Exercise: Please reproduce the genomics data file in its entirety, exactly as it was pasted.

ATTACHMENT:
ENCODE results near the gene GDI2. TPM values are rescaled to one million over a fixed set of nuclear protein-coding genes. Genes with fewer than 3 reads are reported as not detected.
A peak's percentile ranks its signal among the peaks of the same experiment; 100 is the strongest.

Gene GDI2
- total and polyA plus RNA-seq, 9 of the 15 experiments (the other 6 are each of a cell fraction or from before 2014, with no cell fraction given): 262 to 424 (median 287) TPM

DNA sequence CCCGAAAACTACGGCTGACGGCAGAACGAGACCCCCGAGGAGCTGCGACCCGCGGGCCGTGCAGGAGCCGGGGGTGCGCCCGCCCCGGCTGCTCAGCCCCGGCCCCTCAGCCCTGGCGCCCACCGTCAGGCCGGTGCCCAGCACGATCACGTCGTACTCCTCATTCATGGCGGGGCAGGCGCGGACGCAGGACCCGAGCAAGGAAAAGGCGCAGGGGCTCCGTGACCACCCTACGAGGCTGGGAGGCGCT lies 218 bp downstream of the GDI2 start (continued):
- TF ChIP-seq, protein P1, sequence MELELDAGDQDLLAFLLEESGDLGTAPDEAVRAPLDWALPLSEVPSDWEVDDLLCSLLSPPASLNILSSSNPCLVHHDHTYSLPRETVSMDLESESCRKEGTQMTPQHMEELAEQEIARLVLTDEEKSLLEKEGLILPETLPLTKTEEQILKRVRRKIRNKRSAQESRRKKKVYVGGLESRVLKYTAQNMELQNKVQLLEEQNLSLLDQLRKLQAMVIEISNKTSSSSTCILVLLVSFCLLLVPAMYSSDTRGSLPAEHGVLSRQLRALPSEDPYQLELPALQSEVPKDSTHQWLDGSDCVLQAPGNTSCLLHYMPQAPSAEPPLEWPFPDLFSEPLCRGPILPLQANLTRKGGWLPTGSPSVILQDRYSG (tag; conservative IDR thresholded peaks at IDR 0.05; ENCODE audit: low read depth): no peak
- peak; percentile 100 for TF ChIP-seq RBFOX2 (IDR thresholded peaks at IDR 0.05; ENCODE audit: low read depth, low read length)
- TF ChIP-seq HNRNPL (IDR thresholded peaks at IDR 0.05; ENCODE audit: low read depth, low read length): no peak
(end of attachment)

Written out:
ENCODE results near the gene GDI2. TPM values are rescaled to one million over a fixed set of nuclear protein-coding genes. Genes with fewer than 3 reads are reported as not detected.
A peak's percentile ranks its signal among the peaks of the same experiment; 100 is the strongest.

Gene GDI2
- total and polyA plus RNA-seq, 9 of the 15 experiments (the other 6 are each of a cell fraction or from before 2014, with no cell fraction given): 262 to 424 (median 287) TPM

DNA sequence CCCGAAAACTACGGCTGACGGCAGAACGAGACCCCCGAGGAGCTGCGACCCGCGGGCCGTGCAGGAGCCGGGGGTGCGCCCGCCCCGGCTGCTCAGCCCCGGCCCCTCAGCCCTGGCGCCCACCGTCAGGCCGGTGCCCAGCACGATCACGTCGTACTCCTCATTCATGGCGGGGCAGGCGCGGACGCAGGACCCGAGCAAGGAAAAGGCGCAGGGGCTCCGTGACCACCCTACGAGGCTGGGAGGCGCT lies 218 bp downstream of the GDI2 start (continued):
- TF ChIP-seq, protein P1, sequence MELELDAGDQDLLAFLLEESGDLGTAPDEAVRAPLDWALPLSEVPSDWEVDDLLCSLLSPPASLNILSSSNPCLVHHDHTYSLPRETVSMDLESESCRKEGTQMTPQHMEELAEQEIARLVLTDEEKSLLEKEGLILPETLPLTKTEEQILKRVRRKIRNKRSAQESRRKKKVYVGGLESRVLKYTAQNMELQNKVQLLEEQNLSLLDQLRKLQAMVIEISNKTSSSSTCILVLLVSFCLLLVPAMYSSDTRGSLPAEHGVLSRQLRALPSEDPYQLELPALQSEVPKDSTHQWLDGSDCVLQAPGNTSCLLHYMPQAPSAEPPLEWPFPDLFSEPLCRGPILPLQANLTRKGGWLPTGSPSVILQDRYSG (tag; conservative IDR thresholded peaks at IDR 0.05; ENCODE audit: low read depth): no peak
- peak; percentile 100 for TF ChIP-seq RBFOX2 (IDR thresholded peaks at IDR 0.05; ENCODE audit: low read depth, low read length)
- TF ChIP-seq HNRNPL (IDR thresholded peaks at IDR 0.05; ENCODE audit: low read depth, low read length): no peak